As new science curricula appear in the market claiming to be designed for the Next Generation Science Standards, more and more teachers are starting to ask what their purpose is in a next generation classroom.Continue reading
Topics: NGSS, Next Generation Science Standards, Next Generation Science, Implementing New Science Standards, NGSS-Designed Curriculum, Next Generation Science Classroom Instruction, STEM Education Policy, Teaching in 3 Dimensions
Now that the majority of states (40, to be specific, plus the District of Columbia) have adopted either the Next Generation Science Standards or very similar science standards, there is a growing focus on how to create assessments that are aligned to the new standards.
The Next Generation Science Standards were developed based on recommendations from the National Research Council’s A Framework for K-12 Science Education.
“Fully meeting the vision set forth by the Framework and Framework-aligned standards requires high-quality and aligned assessments that can provide actionable information to students, teachers, and families,” according to a recent report by the nonprofit Achieve.Continue reading
Across the United States, there isn’t adequate guidance on how much time on learning schools need to dedicate to science instruction.
According to a new report by the nonprofit group Achieve, this needs to change, and the change needs to happen at the state level.
There are 40 states plus the District of Columbia that have now adopted the NGSS or similar next generation standards for science.
Time on Learning in a Next Gen Classroom
An inadequate amount of science time on learning is not news to many teachers who struggle to incorporate science into their already full days. In fact, not enough time on learning for science is one of the most common complaints facing schools implementing the Next Generation Science Standards.Continue reading
How do the questions we ask students influence the quality of classroom instruction—and by extension, the depth of students’ learning?
This question is critical for classrooms implementing the Next Generation Science Standards and adaptations of the NGSS. Creating a next generation learning environment requires space for creativity, analysis, and decision-making so that students can develop the control and agency necessary to develop and use the three dimensions of the NGSS—science and engineering practices, disciplinary core ideas, and crosscutting concepts.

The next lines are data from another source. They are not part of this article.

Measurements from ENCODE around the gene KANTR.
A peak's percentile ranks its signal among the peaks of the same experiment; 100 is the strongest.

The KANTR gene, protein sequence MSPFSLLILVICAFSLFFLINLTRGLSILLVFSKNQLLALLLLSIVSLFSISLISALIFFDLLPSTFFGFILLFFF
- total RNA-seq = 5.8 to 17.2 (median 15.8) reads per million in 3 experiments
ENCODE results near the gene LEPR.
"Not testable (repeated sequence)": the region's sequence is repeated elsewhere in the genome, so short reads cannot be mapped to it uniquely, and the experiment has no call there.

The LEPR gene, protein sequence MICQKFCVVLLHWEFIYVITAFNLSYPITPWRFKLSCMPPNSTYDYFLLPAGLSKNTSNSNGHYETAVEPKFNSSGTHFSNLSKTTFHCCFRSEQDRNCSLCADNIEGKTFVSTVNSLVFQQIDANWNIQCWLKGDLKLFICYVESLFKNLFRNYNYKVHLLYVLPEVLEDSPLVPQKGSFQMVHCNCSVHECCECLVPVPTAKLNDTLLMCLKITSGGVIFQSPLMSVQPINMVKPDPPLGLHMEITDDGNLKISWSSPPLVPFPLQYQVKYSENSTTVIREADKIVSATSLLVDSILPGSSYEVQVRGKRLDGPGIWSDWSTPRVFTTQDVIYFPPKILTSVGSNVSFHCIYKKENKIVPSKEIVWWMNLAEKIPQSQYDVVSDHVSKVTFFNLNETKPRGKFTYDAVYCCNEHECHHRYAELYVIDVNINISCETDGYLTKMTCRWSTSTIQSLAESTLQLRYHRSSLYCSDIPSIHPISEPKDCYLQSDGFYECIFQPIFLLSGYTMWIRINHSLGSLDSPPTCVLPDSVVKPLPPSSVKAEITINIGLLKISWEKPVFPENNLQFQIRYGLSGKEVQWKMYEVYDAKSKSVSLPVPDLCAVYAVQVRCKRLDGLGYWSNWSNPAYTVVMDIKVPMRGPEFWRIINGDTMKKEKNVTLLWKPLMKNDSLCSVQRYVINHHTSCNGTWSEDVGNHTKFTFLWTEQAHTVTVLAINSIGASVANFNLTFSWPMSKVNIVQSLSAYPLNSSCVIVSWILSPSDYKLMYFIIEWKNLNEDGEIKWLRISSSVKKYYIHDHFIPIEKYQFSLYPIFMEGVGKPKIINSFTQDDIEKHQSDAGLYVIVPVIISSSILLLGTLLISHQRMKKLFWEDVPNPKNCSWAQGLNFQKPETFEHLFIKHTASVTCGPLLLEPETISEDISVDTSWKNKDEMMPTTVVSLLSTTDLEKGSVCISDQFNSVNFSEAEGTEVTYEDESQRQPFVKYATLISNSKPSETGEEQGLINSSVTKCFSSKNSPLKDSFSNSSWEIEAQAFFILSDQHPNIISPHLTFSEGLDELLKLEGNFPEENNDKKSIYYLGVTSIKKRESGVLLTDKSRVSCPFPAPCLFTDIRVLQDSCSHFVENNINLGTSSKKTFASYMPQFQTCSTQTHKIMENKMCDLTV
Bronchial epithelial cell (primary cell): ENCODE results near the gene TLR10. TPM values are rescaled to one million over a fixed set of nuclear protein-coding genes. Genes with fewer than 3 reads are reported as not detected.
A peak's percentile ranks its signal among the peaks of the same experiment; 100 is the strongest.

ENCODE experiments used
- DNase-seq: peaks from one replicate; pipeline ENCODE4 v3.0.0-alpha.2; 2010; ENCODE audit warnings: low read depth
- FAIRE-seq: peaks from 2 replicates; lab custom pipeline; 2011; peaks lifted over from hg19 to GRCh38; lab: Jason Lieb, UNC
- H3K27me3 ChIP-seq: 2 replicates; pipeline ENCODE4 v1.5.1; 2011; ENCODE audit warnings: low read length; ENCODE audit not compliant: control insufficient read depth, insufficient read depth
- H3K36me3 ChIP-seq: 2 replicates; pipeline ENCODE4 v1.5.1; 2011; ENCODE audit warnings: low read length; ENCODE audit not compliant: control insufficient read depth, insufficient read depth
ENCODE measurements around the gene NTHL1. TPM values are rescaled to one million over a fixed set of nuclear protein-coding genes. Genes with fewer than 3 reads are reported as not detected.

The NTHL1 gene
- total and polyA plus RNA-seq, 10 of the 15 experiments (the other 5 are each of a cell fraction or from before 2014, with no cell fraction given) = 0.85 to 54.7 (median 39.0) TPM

For students to develop control and agency, they need opportunities to be creative, to independently and collaboratively use the eight science and engineering practices and crosscutting concepts to make sense of the disciplinary core ideas, and then have the opportunity to own the result of their efforts, regardless of the outcome.Continue reading
Not too long ago a reader of this blog posed the following question:
My question is how do you get kids to want to even ask questions? I teach high school and the only way most of my students learn anything is by my forcing it down their throats, because they aren't even curious about phenomena. This new model is awesome for kids who WANT to learn, but for the vast majority, school is where their parents want them to go so they aren't home all day. Any thoughts?
It got me thinking because it strikes at the very heart of teaching and learning: What is the value-add of time on learning today?Continue reading
When Mahma was a child, he dreamed of being a teacher.
However, poverty made that dream out of reach to Mahma as he grew up. Instead, he became a farmer in Sinjar, a town in northern Iraq.
Then in 2014, the Islamic State in Iraq and Syria (ISIS) attacked Sinjar and surrounding villages in what has been internationally recognized as the 74th attempted genocide of the Yazidi people. Tens of thousands of Yazidis, including Mahma, fled to escape ISIS.
Now, almost five years later, hundreds of Yazidi adults and thousands of Yazidi children have found hope in an unexpected place—inside the camps for internally displaced people (IDP) in the Kurdish Region of Iraq (KRI) where they’ve ended up.